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The Jack Sprat Law

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Mayor Michael Bloomberg is backing a powerful piece of legislation that will do wonders for the health of New York restaurant patrons: banning all but tiny amounts of trans fat from the city’s 20,000 restaurants.

The proposed law echoes the Mayor’s smoking ban, enacted four years ago. That law has transformed the experience of dining out in the city: No longer are diners subject to inhaling a waft of cancerous secondhand smoke as they attempt to enjoy a meal. And waiters and waitresses no longer operate in a hazardous work environment. When the Mayor first announced his anti-smoking proposal, of course, there was a great outcry from restaurant and bar owners, who predicted a massive loss of business, as well as from civil libertarians, who griped about smokers’ rights while conveniently forgetting about the rights of non-smokers to breathe clean, non-carcinogenic air. Four years later, the smoking ban is a winner. Business in bars and restaurants is booming, and even France— sacré bleu!—announced last week that, beginning a year from now, it will forbid smoking in restaurants and nightclubs.

Now the Mayor and city Health Commissioner Dr. Thomas Frieden are moving against trans fat. The typical American consumes about 5.8 grams of trans fat each day; a side order of French fries can contain eight grams of the stuff. Trans fats raise the level of “bad” cholesterol while lowering the level of “good” cholesterol. A Harvard study concluded that if trans fat were cut from American diets, as many as 228,000 heart attacks could be prevented annually.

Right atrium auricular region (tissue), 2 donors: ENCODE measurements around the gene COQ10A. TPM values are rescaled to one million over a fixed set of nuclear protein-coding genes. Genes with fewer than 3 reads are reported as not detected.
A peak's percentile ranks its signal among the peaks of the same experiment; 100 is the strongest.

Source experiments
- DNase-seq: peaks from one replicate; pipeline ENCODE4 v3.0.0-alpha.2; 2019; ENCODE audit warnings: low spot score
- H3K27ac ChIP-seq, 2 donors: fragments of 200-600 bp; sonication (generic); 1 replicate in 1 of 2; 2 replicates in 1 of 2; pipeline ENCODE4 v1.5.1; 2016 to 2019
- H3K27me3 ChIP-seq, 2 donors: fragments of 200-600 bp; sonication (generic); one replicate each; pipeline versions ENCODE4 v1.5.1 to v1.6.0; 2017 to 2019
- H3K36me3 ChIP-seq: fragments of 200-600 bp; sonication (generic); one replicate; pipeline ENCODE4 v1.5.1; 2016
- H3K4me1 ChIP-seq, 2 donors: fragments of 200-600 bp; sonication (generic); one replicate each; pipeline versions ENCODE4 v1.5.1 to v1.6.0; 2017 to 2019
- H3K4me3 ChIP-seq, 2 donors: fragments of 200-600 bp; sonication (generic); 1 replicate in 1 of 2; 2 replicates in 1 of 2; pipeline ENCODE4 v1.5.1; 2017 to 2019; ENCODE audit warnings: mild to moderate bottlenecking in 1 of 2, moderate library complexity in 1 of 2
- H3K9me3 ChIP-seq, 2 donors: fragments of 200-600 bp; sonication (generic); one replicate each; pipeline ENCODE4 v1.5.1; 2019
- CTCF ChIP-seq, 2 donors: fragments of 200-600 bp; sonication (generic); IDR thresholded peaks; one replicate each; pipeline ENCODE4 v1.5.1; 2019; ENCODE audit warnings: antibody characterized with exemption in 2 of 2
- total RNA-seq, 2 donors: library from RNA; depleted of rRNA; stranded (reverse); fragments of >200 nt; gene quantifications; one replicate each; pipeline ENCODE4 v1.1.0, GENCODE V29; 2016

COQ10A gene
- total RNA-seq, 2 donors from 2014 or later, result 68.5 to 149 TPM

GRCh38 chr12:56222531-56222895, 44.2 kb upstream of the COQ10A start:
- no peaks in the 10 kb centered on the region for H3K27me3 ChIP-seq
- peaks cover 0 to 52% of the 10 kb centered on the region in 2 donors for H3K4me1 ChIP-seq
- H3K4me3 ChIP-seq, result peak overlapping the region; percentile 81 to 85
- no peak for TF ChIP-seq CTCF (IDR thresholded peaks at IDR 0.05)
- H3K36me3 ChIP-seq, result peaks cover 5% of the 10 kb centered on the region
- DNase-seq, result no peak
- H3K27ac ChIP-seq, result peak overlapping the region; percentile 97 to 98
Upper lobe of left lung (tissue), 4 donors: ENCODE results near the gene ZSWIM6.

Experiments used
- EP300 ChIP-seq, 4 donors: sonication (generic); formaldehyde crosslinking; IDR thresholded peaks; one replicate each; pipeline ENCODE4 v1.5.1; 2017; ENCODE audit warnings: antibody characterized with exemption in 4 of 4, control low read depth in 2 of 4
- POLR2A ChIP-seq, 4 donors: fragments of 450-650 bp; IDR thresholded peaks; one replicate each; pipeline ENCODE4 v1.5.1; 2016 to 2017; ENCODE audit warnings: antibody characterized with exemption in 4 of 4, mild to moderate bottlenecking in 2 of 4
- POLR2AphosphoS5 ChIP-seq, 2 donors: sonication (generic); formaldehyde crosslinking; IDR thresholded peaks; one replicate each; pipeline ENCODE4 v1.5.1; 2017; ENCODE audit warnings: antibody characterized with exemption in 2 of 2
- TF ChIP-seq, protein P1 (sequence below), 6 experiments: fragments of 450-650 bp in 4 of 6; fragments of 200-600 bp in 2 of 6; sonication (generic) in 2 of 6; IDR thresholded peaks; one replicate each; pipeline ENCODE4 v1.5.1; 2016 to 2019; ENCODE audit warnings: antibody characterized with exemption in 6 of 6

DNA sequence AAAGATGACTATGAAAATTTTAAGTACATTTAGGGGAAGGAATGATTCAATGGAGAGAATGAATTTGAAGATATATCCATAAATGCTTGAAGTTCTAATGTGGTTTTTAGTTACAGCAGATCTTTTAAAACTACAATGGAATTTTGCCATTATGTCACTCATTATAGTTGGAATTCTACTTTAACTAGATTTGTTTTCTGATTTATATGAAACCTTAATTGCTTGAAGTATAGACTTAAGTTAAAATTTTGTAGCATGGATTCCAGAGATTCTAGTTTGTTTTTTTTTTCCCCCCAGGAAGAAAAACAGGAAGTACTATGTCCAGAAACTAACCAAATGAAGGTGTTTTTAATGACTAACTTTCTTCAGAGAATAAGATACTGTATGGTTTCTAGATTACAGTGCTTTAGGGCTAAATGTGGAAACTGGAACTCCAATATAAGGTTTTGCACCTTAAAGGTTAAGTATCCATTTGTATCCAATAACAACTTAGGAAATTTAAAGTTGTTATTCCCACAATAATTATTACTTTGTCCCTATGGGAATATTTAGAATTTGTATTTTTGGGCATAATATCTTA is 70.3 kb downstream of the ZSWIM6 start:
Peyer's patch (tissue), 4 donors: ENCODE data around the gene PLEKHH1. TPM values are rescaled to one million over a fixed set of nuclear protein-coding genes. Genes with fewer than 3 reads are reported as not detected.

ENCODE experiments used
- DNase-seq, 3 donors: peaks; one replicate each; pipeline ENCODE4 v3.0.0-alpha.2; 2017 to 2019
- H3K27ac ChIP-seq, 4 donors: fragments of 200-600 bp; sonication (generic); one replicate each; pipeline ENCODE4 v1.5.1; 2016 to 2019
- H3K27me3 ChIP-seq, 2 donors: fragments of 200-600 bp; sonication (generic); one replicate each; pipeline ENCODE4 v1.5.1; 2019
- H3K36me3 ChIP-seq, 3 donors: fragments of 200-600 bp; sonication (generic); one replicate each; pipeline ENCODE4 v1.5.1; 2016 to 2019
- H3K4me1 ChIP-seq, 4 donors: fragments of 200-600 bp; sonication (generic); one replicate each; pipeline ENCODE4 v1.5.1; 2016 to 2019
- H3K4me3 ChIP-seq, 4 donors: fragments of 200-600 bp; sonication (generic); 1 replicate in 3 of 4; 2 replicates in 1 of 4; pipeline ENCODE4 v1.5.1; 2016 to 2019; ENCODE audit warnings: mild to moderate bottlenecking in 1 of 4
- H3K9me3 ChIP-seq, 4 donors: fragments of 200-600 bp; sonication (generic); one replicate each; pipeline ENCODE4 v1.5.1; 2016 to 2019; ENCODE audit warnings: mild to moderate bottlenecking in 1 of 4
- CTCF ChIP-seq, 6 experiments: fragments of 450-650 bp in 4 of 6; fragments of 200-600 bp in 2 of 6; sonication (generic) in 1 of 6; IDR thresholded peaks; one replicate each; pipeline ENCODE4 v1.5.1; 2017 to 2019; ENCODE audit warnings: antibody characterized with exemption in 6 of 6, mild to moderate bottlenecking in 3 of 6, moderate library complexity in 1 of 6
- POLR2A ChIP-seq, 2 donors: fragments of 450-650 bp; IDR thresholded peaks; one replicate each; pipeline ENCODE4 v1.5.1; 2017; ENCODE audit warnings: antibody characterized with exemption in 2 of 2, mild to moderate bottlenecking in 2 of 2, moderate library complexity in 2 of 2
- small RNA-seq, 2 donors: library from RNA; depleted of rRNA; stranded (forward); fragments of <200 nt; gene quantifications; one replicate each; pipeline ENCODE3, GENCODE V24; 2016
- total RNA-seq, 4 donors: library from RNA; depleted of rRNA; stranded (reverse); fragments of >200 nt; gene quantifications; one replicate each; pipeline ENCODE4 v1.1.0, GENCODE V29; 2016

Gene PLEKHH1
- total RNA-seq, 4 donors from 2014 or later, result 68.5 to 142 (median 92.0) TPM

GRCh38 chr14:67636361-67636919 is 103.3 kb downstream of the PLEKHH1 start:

The city’s proposal would restrict trans fat to a half gram per serving. The personal benefit to individual New Yorkers, and the benefit to the city in saved health-care costs, will be enormous. “It would be like putting the whole population on a mild cholesterol-lowering statin,” said the author of the Harvard study, Dr. Walter Willett. “Probably nothing else you could do would have such a great impact on mortality.”

Chaos at Columbia

What’s going on up at Columbia University? While the school is in the middle of an ambitious, $4 billion fund-raising drive, local events on campus are giving the impression of a university out of control. And unlike the celebrated student protests that roiled Morningside Heights in the 1960’s, the recent controversies are driven not so much by passion as by political correctness and an administration, led by president Lee Bollinger, which is failing to find a voice.

Last week, during a speech by the leader of the Minuteman Project—a conservative, anti-immigration group that has recruited volunteers to patrol the border with Mexico—several students stormed the stage, turned over chairs and prevented the speaker from continuing.

The students claimed to be representing the viewpoint of immigrant groups, but what they were actually practicing was the violent thwarting of free speech. Rather than advance their own argument, they merely advanced brutality. To put the final touch on their absurd actions, they had the arrogance to link their cause to the civil-rights movement.